Europe, Part II: Switzerland

After our stay in Paris we made our way via train to Geneve in the south west corner of Switzerland, which was quite the scenic rail trip through the French countryside.

Not too far out of Paris we passed through lush farmlands and charming old villages. Often the villages were no more than a dozen buildings huddled together, and with their stone work structures were easily over a century old. Each town we passed, even the smallest ones, had churches of their own. They were easily visible as the largest structure in each each village, and the most ornate too.

After the pleasant train ride we were then warmly greeted in Geneve by Ivy's family who we'd be staying with for the next few days.

The Villages

As if not to be shown up by their French cousins, Swiss villages were equally (if not more) scenic, and came equipped with many a picturesque church too.

During our stay in Switzerland we were generously taken on a bunch of day tours across the country. We visited the ancient island castle of Chateau Chillon nestled on the shores of Lake Geneve, which is over a millenia old. We explored the Cailler chocolate factory, which has been crafting chocolate since 1898 and still proudly uses the milk of cows raised locally in the surrounding countryside. And we visited many a beautiful Swiss village too.

Near the chocolate factory was the picture-perfect medieval town of Gruyere. Founded on a hill overlooking the surrounding farmland, the town has retained its historic charm and inspired the medieval town in Disney's The Beauty And The Beast. I was glad to see that the village had embraced it's past, with the imperfect architecture and uneven cobbled streets all adding to its charm.

On our way to a weekend away in the Swiss Alps we paid a visit to Bern, the lesser known capital of Switzerland. The main street is lined with centuries old apartments, now home to both artisan shops as well as high end fashion stores. But for me the highlight was the view from the river Aare. Overlooking the old part of town on the river bank, the medieval style village has been retained in the heart of the nation's capital.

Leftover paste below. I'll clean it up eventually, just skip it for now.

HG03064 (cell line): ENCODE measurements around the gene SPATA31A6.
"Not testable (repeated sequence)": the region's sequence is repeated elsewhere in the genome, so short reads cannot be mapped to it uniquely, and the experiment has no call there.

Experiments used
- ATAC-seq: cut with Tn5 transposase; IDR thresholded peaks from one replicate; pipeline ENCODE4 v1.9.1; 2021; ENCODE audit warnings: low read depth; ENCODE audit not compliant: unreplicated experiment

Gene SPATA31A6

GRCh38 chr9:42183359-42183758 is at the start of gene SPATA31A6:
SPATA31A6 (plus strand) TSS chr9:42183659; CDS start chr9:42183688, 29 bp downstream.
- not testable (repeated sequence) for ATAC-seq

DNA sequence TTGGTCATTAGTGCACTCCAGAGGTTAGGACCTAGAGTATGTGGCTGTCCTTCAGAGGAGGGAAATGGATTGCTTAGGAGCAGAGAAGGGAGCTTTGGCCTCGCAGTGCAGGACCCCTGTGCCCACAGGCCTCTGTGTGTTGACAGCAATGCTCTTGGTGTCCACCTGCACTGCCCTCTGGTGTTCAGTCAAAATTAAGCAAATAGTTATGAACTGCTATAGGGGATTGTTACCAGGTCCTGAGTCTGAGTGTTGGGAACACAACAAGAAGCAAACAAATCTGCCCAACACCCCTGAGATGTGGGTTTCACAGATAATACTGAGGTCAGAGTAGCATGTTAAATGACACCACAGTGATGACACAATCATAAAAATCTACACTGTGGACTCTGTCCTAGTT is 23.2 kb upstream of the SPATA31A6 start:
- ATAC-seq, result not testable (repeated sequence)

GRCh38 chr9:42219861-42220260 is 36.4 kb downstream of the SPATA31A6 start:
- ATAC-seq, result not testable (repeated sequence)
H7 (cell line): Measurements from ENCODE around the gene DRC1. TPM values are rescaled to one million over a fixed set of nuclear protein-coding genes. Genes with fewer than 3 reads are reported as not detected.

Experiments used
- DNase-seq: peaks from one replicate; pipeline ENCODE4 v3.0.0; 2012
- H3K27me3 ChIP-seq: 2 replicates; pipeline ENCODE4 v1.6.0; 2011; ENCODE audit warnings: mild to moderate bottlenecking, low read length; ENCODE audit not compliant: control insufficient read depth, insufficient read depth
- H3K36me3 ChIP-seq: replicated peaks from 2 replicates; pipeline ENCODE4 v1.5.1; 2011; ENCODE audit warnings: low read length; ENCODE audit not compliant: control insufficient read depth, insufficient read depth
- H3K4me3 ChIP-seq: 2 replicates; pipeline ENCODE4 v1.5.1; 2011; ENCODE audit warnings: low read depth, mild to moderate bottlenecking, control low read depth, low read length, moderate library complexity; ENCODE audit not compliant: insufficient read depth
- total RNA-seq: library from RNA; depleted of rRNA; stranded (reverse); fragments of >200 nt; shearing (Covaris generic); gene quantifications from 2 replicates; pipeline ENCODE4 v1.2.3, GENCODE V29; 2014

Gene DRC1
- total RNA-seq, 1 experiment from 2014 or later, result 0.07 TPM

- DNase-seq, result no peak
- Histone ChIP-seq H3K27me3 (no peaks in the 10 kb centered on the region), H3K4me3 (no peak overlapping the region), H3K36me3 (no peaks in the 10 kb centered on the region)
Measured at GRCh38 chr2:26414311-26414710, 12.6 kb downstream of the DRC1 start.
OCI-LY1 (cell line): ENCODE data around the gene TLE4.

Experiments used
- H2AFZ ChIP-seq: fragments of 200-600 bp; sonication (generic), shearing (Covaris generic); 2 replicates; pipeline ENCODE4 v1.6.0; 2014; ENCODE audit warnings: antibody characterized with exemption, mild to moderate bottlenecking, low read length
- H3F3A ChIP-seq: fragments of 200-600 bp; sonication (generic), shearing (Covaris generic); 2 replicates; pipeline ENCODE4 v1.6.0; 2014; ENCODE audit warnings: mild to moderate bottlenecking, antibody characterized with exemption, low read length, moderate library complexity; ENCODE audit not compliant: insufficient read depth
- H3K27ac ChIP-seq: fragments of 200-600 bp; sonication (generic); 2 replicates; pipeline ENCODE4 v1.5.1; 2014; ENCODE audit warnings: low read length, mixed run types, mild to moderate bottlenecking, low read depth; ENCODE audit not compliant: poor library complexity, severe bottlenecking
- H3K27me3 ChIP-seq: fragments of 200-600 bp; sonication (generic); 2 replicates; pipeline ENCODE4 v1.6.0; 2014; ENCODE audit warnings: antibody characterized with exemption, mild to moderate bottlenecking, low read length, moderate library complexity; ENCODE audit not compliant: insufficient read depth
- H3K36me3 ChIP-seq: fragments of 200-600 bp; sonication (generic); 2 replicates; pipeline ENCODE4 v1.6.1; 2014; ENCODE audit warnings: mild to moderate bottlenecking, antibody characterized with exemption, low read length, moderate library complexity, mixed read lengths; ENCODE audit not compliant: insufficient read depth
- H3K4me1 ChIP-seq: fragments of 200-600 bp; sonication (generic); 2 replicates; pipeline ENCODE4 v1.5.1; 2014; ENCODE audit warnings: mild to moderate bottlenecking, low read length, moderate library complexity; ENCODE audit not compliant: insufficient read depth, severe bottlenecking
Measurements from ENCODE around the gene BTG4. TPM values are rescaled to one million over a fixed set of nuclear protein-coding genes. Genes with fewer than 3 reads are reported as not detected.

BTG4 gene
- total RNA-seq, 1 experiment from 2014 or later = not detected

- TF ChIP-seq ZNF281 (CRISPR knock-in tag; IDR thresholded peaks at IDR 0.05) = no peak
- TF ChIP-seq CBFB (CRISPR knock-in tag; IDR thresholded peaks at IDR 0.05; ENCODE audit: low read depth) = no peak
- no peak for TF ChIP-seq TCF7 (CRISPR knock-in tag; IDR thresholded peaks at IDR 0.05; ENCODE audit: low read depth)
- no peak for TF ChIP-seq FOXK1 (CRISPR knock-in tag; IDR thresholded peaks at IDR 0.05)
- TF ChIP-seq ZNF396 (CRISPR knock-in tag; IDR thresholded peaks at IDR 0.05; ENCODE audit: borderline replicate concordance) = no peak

After Bern we continued our drive through the Swiss countryside (bursting with golden canola flowers this time of year), slowly rising in elevation before reaching Interlaken at the base of the mountains.


A short drive up the valley took us to Lauterbrunnen. Surrounded by shear peaks capped in snow, the town has all the aspects of the classic Swiss village, complete with rolling green fields, iconic timber houses, mountain views and a church or two for good measure.

From Lauterbrunnen we caught the gondola and train up the mountain side to the village of Mürren (inaccessible by car). Although still covered in a blanket of snow, the fresh Spring sun on the morning we arrived was slowly but surely melting away the snow, thawing out the town in time for spring. A popular location for avid skiers, we were more than content strolling through the streets and soaking up the views and the charm of the village.

The Mountains

Hailing from Australia, one thing my beautiful homeland is lacking are mountains. And one thing Switzerland seemed to have in plenty (as well as its rolling green pastures) are its mountains.

While technically not in Switzerland, our first day trip took us back across the border and into France.

Only an hour from Geneve, we drove to the French town of Chamonix, situated at the base of Mont-Blanc. From there we jumped aboard the funicular railway up the mountain side to Montenvers which offers a scenic view of the surrounding mountains (that is, when they're not shrouded in cloud).

Nonetheless we then caught the cable car down to the base of the glacier. A small hike to reach it, the walk down is getting longer with each passing year. The monumentous chunk of ice and rock is slowly but surely retreating, and on the walk down there are markers indicating the level of the glacier every couple of years. Having a visual record like that is a strikingly good way to highlight just how fast (and regular) the level of the glacier is dropping.

Literally meaning "sea of ice", the Mer de Glace is France's largest glacier. Impressive from above, the glacier from inside is something else. Being able to walk through the glacier was unlike anything I'd ever experienced before.

Our weekend away in the foothills of the Swiss Alps was a completely new experience for me also. I'd seen mountains and I'd seen snow but I'd never been surrounded by it and stayed in an alpine village.

We drove up through the base of the valley and everywhere you turned were shear mountain cliffs covered by snow, even in mid-spring. Although with the changing of the seasons the winter snow was slowly melting, feeding dozens of small waterfalls along the valley, and one large one in the heart of Lauterbrunnen.

And while impressive from the valley floor, the mountains are best viewed from above. The town of Mürren is situated almost 2000m above sea level and although not extremely high by any measure, it provided uninterrupted scenic vistas of the surrounding snow covered peaks. We saw eagles soaring the skies above as well as their human counterparts gliding down through the alpine scenery. 

A new landscape for me to photograph, I had a blast capturing the white and grey peaks against the rich blue sky. I'd love to return again soon, and shoot the mountains during first and last light, as the sun's rays illuminate just the very peaks in the soft pink light known as alpenglow.

We had a great time in the country and truly appreciated Ivy's family's hospitality as it allowed us to rest and recharge our batteries after nearly 2 months on the road.